Five Hunts to get the Elusive Kenya Bongo
To me there is no greater trophy in Africa than the Kenya bongo, an animal that is found only in the forests of Mount Kenya and Mau mountains and the Cherangani Hills. It is not easy to hunt a bongo, and that is not just because it is wary and intelligent. It is because it lives in the worst kind of bush imaginable. Kenya’s bongo country is so steep and thick that it is impossible to move through it in the dry season and any strange noise will send a bongo running. Not many people hunted bongo in Kenya before it banned hunting but those who did usually hunted during Kenya’s winter, when rains soaked the bamboo thickets and forests. We hoped the wetness would muffle our sounds and make tracking easier. Unfortunately it kept us wet and miserable.
The beautiful bongo is perfectly camouflaged, but rarely seen in daytime. It is an animal of the night that keeps to the shadows and bamboo jungles during the day. I was infected with bongo fever early in my hunting career. My first hunt in Kenya with Glen Cottar wound down with my never seeing a bongo, let alone getting a shot. I spent days on end sloshing through wet, thick brush and bogs. My first bongo hunt in 1965 was one of the toughest things I ever did. We hunted on the side of Mount Kenya in the thickets where bongos feel safe. It was so thick we could not walk through the stuff standing up, and in some places could not even crawl through it. Where we could get through, it was impossible not to make noise and spook everything in front of us. After ten days of rain and uncomfortable cold at night, I ended my first bongo hunt without seeing a thing.
The New Stanley Hotel in Nairobi was my first stop when I arrived in 1966 for my second bongo hunt. I was again hunting with Glen Cottar. We had to make a stop first, to get a map showing the exact boundaries of this new hunting area. After delays it was night before we were back on the road, if you could call it that. The rain was coming down. The trail up the side of Mount Kenya was muddy and slippery and washed out in several places. Our heavily loaded Land Rover kept slipping off the track into deep mud and the men had to get out and push to get it unstuck. We didn’t reach camp until 2 a.m. The long, cold, miserable day ended with the men having to set up camp and tents in rain and mud.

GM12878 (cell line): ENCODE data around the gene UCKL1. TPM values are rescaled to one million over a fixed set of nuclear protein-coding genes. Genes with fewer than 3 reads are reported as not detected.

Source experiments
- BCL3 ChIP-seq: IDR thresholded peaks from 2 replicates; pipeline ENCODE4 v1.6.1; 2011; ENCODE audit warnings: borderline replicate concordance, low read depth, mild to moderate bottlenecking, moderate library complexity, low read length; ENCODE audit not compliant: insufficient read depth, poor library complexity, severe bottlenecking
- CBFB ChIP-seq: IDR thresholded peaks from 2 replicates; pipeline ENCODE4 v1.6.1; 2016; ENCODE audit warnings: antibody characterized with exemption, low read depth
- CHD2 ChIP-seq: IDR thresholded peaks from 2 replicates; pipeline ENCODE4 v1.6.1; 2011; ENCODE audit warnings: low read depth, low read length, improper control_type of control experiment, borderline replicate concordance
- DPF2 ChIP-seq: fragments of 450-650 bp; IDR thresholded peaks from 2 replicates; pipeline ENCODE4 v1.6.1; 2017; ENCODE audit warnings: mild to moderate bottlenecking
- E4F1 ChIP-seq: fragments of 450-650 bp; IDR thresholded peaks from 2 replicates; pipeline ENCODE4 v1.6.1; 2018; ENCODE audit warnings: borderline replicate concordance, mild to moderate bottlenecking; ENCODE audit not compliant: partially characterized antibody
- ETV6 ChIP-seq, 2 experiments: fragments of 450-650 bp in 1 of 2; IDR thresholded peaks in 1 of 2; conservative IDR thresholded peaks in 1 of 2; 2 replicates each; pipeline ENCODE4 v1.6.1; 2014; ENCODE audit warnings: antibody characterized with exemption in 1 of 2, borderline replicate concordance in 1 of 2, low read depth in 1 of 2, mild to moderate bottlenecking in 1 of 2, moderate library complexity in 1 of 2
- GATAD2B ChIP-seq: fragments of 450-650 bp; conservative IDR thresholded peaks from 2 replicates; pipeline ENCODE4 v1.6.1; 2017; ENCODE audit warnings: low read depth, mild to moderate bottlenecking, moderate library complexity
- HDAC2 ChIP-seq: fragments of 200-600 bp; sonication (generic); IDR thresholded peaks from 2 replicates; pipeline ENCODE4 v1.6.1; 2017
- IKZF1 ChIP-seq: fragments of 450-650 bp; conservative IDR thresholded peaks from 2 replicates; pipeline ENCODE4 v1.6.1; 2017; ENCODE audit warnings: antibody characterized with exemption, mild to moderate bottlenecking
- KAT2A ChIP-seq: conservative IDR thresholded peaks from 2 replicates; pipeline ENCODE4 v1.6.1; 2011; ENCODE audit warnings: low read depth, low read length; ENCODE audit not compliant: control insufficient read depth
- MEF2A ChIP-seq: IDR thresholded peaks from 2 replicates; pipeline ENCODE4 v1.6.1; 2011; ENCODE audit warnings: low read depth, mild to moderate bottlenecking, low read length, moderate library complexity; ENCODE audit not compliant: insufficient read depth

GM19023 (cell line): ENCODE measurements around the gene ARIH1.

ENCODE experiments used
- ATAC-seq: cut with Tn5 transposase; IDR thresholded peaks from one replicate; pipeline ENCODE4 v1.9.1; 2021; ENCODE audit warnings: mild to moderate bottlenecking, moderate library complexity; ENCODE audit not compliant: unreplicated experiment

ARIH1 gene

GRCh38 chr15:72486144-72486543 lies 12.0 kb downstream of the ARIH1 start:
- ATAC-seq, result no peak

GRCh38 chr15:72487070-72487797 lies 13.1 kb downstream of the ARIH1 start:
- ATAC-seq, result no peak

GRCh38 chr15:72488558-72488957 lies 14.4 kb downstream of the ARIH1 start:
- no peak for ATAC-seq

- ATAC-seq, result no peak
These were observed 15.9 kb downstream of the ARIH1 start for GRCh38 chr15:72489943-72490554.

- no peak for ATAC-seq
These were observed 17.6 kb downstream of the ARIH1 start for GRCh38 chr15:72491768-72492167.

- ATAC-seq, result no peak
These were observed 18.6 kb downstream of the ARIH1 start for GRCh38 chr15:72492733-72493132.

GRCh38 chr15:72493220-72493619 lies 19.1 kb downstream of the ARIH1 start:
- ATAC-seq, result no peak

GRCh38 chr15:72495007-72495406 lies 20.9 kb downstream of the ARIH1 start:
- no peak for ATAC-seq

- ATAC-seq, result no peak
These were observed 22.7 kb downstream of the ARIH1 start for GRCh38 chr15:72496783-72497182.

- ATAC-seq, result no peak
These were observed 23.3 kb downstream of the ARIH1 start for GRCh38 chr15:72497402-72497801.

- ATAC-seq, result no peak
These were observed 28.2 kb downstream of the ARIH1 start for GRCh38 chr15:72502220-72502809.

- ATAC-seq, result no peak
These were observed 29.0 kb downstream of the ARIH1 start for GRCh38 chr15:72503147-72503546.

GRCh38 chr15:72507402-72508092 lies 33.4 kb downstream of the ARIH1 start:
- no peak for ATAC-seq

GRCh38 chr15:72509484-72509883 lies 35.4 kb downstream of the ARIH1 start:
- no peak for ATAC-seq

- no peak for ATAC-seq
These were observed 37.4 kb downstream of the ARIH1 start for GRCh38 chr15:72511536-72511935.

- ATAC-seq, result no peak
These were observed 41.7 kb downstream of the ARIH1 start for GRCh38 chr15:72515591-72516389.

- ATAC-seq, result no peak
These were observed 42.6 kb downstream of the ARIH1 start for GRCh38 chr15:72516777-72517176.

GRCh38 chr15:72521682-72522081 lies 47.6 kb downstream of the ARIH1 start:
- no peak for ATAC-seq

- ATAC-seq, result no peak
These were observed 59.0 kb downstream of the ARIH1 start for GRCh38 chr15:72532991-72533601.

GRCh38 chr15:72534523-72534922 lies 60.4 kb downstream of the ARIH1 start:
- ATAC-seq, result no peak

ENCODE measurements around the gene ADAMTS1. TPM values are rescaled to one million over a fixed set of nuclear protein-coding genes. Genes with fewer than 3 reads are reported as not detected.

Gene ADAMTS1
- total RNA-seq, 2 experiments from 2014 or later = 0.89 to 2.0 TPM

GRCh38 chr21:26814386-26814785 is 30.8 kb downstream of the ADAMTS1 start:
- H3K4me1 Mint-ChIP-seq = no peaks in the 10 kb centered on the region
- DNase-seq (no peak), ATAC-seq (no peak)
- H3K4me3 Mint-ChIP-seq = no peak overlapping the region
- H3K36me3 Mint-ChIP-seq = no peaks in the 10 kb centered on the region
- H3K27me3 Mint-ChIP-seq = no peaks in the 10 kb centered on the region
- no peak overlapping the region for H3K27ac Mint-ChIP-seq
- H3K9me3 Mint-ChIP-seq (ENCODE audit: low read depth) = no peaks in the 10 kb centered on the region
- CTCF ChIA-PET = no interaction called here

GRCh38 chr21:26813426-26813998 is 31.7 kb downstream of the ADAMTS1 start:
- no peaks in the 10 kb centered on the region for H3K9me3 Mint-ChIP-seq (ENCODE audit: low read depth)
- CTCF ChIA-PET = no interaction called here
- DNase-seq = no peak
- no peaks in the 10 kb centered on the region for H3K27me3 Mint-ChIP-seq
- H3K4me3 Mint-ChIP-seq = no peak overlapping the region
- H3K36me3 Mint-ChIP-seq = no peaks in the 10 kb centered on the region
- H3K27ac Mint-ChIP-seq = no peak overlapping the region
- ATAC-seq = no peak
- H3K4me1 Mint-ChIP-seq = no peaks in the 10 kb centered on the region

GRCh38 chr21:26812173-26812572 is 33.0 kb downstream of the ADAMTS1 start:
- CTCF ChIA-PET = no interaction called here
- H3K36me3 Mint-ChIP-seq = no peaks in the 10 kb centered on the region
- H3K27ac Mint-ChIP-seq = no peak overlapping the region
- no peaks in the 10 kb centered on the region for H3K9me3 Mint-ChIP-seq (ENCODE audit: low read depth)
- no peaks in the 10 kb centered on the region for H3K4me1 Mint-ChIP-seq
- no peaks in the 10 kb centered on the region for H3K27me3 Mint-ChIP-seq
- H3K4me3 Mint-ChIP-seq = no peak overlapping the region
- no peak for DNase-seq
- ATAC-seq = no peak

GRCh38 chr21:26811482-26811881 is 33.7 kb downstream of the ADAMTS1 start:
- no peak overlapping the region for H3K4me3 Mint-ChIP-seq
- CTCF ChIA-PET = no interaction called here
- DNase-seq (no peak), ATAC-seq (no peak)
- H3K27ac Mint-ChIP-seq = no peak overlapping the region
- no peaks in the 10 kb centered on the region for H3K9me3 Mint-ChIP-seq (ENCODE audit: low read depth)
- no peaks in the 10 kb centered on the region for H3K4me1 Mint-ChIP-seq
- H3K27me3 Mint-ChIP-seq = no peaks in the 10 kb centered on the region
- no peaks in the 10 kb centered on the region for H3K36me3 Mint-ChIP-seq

The sun was shining the next morning and the men were still glum. I understood that a safari in the mountains of Kenya was always hard on the crew. The forest can be depressing for anyone. There is little to see and when it rains the mud makes the situation even worse. For the workers, camping in the forest means long trips downhill to get water and cold nights without proper bedding.
Each morning we followed elephant trails along the ridges and walked along trails of buffalo and wart hogs along forest streams. If we did not find fresh tracks by 2 p.m. we returned to camp. We could not start on a track after that because it took from five to seven hours to track a bongo to the thicket where it was bedded. And finding a bongo did not mean that I would get a shot because it would always be in the thickest stuff you could find.
Typically we would be 20-30 yards from a bongo when the tracker would suddenly stop and drop to his knee. I would peer over his shoulder hoping to see the animal the tracker indicated was there. Often I would see nothing, even when I raised or lowered my head or swung side to side I could not see what the tracker was seeing.
Then there would be a grunt, a rustle of bush and silence. The bongo was gone and I had that, I failed everyone, feeling. They had all worked so hard to get so close. They were excited at the prospect of success only to experience the disappointment of my failure. After that, numbness would sweep over me as I thought of the long trek back to camp. The return trip was usually made in the downpour because the rains always came in the afternoon.